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This is the last Sunday of the liturgical year. The following Sunday, already in the season of Advent, we begin year A. And as you know, every last Sunday of the liturgical year we celebrate the Solemnity of Christ the King. Christ is king not only of the universe out there; he should be let to be King of our lives. So, we could pray for the grace to be able to welcome him as master of our lives.
But this great feast of Christ the King, where does it come from? When did it begin? Why? What message does it bring across to us today?
- 2 Samuel 5:1-3
- Colossians 1: 12-20
- Luke 23: 35-43
Christ the King in its context
The feast of Christ the King began not long after the world war. It’s a time when some countries especially in Europe were in conflict between one another largely because of the hunger for power. One country wants to dominate others, with its leader inclined to prove himself as the most powerful above all others. Similarly, you have also the tendency of a people considering itself more superior than others.
Besides, such kind of behaviour was nourished by certain ideologies which seemed to say: man you are an adult enough to run your affairs. You have the power, you have the money, you have the weapons, you have the technology –you are ripe to be your own master. What’s the point of submitting yourself to a god? What’s a point of listening to what the church teaches? It’s time to have your independence from God and from the church.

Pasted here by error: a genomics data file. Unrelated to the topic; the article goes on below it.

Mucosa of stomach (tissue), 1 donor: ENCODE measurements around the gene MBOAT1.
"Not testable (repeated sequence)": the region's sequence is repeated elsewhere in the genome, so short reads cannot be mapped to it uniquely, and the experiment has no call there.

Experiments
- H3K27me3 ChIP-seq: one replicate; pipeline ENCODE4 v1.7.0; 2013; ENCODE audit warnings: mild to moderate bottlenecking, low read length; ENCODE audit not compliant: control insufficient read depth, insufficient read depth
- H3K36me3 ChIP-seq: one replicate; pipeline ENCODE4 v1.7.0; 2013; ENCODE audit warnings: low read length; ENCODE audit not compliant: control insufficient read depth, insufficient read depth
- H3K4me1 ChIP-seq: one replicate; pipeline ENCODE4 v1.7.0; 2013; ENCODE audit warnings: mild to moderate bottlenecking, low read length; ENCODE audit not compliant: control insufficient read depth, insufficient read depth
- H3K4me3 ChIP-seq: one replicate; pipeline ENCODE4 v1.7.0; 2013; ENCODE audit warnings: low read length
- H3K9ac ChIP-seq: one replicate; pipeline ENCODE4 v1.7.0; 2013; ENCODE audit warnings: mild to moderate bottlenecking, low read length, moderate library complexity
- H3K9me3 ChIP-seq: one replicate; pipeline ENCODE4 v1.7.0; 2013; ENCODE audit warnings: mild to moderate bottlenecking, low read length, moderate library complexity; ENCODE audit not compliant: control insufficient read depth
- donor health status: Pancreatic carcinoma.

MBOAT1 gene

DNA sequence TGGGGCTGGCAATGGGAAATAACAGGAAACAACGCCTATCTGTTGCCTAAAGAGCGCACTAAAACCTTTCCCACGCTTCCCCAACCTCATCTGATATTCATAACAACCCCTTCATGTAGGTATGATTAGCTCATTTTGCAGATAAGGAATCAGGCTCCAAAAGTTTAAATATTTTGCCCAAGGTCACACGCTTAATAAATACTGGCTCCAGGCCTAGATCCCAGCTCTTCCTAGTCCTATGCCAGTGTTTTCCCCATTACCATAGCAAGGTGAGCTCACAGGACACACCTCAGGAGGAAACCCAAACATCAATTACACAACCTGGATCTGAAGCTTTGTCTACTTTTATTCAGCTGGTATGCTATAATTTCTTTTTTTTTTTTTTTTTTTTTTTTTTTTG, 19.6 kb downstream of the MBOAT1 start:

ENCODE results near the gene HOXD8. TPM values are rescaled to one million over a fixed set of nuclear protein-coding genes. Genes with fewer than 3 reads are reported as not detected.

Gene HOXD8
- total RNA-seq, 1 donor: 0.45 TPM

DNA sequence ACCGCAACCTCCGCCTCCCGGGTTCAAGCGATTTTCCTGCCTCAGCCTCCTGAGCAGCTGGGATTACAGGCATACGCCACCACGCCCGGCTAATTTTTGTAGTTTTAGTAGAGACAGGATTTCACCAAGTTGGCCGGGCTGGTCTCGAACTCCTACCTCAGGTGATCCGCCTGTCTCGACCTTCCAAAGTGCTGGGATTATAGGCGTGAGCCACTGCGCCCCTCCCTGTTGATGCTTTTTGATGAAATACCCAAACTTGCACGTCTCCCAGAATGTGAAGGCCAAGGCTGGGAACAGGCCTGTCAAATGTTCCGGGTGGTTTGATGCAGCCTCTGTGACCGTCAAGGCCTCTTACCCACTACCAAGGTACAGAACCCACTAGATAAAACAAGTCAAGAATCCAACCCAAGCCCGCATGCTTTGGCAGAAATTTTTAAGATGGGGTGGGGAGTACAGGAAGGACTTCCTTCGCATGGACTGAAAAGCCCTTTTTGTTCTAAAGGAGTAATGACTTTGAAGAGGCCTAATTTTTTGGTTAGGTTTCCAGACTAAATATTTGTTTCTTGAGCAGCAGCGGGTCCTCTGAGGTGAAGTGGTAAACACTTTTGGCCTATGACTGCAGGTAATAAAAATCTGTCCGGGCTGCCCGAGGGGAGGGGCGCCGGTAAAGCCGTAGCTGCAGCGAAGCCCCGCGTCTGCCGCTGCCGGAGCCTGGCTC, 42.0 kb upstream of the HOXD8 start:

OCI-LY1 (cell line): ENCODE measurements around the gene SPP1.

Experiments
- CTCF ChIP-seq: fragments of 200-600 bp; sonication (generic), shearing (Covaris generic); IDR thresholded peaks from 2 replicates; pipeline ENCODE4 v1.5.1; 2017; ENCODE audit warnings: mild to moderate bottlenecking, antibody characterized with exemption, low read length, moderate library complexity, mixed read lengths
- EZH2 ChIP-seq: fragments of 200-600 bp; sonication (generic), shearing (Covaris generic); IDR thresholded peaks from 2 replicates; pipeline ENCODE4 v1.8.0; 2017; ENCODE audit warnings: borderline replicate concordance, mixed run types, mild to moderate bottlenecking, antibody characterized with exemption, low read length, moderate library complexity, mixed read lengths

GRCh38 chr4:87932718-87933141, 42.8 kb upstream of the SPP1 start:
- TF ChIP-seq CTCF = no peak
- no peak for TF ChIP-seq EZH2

It’s in such climate of self-conceit that Pope Pius XI declared the feast of Christ the King, in 1925. He aimed at warning Catholics and world leaders of the danger of distancing themselves from God. The Holy Father invited people to establish their lives and all they do on the values of the Gospel as the only sure foundation.
Christ the King, what relevance today?
But we can ask the question: has the mentality changed for better? Of course, we are living in a different context and yet the attitude of claiming moral independence, distancing oneself from God and all similar tendencies are actually on the increase. With the amazing strides in science and technology, through which human beings are achieving unimaginable things, the place for God keeps narrowing. Human beings are affirming their capacity to run the show on their own. They think they can do without God.
Given such state of affairs, I take the liberty to conclude that the message of Pius XI, through this feast of Christ the King, is still as relevant for us today as it was in those days. Hence, this feast is an occasion for us to re-examine ourselves: on what kind of foundation am I building my life, my marriage, my family, my work? Whatever personal response we can give to such question, nevertheless, it’s important to remember the words of the Lord: a foolish man builds his house on sand but when the rain and floods come, and the wind blows, the house falls tragically (cf. Mt 7:26).
Christ the King, but he is what kind?